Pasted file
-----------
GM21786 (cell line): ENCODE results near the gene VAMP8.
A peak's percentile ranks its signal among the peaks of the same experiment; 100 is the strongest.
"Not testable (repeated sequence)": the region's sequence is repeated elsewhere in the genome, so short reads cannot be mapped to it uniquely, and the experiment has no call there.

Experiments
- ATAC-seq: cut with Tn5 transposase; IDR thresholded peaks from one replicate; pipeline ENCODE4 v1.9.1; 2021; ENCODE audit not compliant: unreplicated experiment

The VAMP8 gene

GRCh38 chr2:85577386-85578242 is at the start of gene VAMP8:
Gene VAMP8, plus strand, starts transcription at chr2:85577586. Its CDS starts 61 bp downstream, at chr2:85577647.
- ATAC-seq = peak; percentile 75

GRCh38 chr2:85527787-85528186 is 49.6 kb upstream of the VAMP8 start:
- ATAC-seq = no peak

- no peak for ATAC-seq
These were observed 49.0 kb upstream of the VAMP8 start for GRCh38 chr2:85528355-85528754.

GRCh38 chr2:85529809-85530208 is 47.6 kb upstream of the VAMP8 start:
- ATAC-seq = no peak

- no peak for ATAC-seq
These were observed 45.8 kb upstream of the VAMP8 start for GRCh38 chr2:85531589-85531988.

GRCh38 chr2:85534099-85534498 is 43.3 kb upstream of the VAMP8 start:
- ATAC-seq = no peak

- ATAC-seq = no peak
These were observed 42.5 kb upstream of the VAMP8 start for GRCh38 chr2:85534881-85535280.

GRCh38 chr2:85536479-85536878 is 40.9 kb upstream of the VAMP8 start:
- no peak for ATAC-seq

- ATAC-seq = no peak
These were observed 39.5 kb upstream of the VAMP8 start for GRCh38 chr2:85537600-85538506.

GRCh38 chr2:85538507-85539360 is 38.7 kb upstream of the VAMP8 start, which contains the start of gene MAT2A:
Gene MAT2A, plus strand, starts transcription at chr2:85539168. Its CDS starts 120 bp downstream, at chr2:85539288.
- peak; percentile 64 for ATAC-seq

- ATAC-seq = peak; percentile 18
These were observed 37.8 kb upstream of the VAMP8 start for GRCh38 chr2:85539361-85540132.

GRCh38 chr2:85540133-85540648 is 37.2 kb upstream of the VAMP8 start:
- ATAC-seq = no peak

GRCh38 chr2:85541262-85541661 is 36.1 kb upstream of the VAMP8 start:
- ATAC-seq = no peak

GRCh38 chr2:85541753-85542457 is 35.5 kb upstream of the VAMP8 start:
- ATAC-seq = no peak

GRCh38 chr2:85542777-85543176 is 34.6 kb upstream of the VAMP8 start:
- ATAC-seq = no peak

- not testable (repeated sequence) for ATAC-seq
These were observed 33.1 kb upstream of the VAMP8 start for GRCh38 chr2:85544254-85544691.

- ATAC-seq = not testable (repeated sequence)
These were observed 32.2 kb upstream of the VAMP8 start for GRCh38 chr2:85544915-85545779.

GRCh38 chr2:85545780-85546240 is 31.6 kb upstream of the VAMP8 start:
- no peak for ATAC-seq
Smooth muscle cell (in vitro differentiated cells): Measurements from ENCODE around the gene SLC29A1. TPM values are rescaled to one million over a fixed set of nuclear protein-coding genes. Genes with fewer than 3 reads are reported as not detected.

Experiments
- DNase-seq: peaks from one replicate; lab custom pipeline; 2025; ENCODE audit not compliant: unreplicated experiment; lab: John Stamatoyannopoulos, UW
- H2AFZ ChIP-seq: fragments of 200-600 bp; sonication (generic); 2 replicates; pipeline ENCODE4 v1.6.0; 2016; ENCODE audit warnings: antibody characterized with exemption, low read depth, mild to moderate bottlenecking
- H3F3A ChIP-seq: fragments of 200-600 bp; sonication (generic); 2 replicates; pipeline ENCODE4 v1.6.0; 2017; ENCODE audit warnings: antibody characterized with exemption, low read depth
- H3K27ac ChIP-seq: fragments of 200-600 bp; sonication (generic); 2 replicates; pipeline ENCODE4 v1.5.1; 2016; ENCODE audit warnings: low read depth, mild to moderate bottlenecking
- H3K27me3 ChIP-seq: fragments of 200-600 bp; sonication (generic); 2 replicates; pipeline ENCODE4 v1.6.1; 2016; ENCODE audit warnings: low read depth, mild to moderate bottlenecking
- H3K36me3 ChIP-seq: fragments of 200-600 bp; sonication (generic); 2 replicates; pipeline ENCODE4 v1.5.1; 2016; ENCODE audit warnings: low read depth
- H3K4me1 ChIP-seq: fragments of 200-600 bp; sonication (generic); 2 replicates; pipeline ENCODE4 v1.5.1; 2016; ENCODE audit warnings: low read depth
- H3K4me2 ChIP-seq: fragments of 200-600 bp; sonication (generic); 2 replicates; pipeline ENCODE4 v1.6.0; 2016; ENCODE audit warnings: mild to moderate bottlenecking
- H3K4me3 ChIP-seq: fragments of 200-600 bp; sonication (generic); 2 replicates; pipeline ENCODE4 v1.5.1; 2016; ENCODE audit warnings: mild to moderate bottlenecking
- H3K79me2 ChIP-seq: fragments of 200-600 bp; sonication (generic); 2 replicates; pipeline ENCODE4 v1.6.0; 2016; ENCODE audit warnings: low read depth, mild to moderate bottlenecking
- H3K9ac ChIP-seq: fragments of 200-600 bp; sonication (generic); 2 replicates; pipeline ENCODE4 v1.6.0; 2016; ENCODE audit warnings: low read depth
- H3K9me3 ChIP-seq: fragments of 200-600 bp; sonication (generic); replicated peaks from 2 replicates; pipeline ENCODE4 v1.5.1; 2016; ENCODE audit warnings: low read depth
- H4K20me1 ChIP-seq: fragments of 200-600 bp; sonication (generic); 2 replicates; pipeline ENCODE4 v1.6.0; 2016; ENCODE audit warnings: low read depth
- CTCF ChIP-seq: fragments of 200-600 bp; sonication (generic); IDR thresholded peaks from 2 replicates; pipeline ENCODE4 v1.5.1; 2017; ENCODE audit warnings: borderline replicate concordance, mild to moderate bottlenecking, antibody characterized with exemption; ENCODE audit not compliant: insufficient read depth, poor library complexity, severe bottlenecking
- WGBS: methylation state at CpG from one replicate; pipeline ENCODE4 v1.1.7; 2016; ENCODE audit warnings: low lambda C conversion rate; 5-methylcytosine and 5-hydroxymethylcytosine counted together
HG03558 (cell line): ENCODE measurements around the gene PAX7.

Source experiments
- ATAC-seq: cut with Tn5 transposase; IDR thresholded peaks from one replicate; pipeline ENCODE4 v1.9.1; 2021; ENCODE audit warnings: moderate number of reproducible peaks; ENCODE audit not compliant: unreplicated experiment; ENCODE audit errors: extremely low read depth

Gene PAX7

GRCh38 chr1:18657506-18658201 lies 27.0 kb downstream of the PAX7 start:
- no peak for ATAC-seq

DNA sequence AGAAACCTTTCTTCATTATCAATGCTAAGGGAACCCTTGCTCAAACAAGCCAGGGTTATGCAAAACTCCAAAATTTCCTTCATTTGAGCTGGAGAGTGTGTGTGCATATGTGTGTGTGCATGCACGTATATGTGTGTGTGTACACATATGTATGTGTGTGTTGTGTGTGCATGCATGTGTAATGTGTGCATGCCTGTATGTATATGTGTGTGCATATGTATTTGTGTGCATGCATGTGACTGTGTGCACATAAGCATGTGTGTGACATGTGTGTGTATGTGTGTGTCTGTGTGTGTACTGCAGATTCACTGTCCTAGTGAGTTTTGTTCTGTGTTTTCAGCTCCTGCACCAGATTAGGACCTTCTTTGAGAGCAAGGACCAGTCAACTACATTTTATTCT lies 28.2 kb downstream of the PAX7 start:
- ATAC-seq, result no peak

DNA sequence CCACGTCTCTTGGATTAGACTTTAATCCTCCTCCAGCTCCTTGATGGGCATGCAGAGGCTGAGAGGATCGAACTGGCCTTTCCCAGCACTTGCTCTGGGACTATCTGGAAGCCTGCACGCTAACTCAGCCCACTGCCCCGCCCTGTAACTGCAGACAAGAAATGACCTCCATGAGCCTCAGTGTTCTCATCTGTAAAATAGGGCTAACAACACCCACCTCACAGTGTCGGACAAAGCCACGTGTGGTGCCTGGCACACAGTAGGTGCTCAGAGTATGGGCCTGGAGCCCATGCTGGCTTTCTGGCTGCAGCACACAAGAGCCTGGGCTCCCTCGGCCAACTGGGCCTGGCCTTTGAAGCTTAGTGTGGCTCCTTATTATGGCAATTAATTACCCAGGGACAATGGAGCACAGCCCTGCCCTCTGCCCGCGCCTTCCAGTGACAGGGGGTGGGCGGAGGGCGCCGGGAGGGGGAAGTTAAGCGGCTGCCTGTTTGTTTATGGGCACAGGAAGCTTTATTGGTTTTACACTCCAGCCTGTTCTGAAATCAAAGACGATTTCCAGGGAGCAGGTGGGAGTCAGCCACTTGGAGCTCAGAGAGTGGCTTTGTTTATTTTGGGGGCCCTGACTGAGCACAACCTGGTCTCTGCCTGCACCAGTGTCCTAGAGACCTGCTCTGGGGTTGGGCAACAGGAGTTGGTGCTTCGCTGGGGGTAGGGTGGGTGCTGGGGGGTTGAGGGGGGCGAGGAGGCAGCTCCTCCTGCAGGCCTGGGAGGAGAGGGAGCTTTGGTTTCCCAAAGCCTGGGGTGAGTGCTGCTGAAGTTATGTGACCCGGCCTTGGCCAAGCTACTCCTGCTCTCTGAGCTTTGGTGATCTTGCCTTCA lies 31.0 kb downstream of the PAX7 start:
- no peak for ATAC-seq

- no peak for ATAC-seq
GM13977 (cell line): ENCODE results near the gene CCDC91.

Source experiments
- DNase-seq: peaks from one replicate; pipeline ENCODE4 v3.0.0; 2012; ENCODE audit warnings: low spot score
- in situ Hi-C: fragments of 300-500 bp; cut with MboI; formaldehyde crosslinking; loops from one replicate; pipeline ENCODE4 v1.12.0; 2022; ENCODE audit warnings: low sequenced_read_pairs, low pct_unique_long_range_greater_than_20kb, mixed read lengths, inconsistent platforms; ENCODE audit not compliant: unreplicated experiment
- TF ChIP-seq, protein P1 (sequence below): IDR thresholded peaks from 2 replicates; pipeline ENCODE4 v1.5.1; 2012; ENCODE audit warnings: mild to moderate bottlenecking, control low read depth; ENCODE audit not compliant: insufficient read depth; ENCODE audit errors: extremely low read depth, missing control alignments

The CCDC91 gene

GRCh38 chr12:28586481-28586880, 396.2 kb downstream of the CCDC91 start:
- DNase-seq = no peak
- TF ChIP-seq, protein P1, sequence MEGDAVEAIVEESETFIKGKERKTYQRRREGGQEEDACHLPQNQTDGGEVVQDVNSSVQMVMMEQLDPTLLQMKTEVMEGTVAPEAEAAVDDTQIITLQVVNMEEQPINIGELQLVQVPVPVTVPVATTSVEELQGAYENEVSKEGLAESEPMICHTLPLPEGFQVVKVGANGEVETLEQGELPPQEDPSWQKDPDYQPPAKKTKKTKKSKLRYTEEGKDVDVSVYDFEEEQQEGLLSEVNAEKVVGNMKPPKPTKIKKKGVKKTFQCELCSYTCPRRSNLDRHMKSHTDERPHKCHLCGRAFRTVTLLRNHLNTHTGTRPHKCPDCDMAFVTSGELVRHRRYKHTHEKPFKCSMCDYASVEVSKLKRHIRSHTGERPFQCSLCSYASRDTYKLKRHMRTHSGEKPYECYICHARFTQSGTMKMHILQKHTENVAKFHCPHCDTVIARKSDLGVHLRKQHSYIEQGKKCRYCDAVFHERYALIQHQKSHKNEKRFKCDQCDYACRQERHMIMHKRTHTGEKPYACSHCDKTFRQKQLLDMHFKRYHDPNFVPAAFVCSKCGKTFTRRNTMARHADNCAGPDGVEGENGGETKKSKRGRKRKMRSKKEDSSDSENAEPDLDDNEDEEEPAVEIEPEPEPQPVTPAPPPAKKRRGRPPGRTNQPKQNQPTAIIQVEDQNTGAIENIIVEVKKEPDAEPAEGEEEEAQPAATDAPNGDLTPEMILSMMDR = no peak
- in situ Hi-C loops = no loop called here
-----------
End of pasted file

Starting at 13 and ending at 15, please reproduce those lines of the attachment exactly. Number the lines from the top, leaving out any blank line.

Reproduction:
These were observed 49.0 kb upstream of the VAMP8 start for GRCh38 chr2:85528355-85528754.

GRCh38 chr2:85529809-85530208 is 47.6 kb upstream of the VAMP8 start:
- ATAC-seq = no peak